Extreme measures for desperate times

11 November 2018 - 00:00 By SUNDAY TIMES

In most democratic societies, calling in the army to help solve problems that are in the purview of civil society is the ultimate surrender, an admission that normal systems and practices have broken down. So finance minister Tito Mboweni's announcement recently that the army will help clean up the Vaal River system is an admission of defeat by the carefully structured layers of authority designed to ensure we get clean water in our taps, and that those without running water and sanitation are also provided for.
Yet South Africans, wary as they may be of military involvement in a civil-society matter, may well be rejoicing that at last someone in the higher echelons of government has realised that whatever systems we have now to safeguard our water supplies are either in disrepair or buckling under the triple burden of neglect, underinvestment and nonpayment for services.
When the 1994 constitution was negotiated, it was deemed politically useful to give local government sweeping powers over water supply. This may have placated those arguing for greater devolution of powers to local government, but making water an "own affairs" function - to use the old terminology - has backfired with tragic consequences.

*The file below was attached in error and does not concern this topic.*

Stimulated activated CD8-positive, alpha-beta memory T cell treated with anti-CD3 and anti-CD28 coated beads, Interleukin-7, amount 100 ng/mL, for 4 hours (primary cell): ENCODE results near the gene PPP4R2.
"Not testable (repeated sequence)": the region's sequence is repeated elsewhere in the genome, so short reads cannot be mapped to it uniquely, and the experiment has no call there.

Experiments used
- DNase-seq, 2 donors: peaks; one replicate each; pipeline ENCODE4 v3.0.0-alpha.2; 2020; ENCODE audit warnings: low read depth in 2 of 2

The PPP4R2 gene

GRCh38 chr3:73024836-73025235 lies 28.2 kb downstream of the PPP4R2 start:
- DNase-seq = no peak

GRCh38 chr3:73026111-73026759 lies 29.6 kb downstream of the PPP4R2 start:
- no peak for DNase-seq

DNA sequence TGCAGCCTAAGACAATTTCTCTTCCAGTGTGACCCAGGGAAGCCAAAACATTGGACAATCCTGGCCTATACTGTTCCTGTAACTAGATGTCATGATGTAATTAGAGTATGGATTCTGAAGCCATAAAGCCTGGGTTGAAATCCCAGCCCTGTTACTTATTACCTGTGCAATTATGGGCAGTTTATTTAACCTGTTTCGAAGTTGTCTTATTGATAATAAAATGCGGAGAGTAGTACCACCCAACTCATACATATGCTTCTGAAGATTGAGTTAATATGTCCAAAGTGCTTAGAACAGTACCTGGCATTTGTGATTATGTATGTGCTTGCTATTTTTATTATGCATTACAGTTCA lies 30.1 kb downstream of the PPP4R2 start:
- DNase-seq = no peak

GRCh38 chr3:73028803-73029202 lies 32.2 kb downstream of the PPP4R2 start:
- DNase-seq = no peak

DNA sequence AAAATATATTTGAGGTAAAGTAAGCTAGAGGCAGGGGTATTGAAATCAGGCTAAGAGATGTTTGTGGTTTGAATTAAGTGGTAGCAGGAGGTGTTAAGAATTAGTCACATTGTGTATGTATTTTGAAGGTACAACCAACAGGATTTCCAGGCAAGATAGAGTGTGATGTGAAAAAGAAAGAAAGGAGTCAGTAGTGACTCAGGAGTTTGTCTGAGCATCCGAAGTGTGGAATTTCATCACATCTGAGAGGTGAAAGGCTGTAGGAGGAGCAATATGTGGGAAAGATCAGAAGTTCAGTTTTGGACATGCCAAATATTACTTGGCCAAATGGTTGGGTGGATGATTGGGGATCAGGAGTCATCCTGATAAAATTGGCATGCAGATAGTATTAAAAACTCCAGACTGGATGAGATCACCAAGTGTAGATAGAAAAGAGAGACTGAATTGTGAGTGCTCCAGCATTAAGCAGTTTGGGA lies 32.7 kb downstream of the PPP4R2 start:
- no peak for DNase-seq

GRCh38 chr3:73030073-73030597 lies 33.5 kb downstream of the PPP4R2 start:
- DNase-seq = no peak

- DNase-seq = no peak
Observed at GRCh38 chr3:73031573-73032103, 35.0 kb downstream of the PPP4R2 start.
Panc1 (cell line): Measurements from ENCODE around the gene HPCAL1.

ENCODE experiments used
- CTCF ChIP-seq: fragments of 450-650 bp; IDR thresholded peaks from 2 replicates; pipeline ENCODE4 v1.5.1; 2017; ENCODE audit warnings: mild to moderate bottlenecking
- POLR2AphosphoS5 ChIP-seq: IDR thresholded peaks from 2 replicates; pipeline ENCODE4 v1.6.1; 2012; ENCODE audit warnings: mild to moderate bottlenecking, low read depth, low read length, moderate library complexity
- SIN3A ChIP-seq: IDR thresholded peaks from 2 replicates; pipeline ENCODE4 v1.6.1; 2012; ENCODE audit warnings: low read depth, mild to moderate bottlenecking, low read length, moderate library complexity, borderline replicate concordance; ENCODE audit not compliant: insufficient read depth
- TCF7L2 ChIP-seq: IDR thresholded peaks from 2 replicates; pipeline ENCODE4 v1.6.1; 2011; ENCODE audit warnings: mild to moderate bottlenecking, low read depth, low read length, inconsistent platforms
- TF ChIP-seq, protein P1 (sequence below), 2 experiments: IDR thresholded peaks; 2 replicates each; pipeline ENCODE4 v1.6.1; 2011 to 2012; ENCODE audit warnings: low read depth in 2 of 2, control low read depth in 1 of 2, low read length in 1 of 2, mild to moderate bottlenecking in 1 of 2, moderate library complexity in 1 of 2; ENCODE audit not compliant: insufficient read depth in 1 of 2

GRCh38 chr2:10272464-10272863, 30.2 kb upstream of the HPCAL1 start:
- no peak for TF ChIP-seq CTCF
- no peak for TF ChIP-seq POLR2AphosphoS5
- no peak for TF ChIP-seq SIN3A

Today, we report on the state of water affairs in the West Rand town of Randfontein, where the sewage plant has been broken for all of eight years in spite of several contracts having been awarded to make repairs, and the municipality - surprise, surprise - has no money for chemicals and chlorine. There are many Randfonteins in SA.
It is quite usual for our leaders to slug back bottles of mineral water as they hold media conferences or gather for meetings which, while understandable from a convenience point of view, gives the impression that for the rich and the powerful, clean water is a given.
Perhaps we need to take a new look at our water affairs, and if this means depriving local satraps of water functions, so be it. The way things are now, only the most ardent constitutionalist would argue that the army has no place cleaning up our rivers.
It's a dramatic step, but alas, it has come to that. Salute! Here's to clean water.

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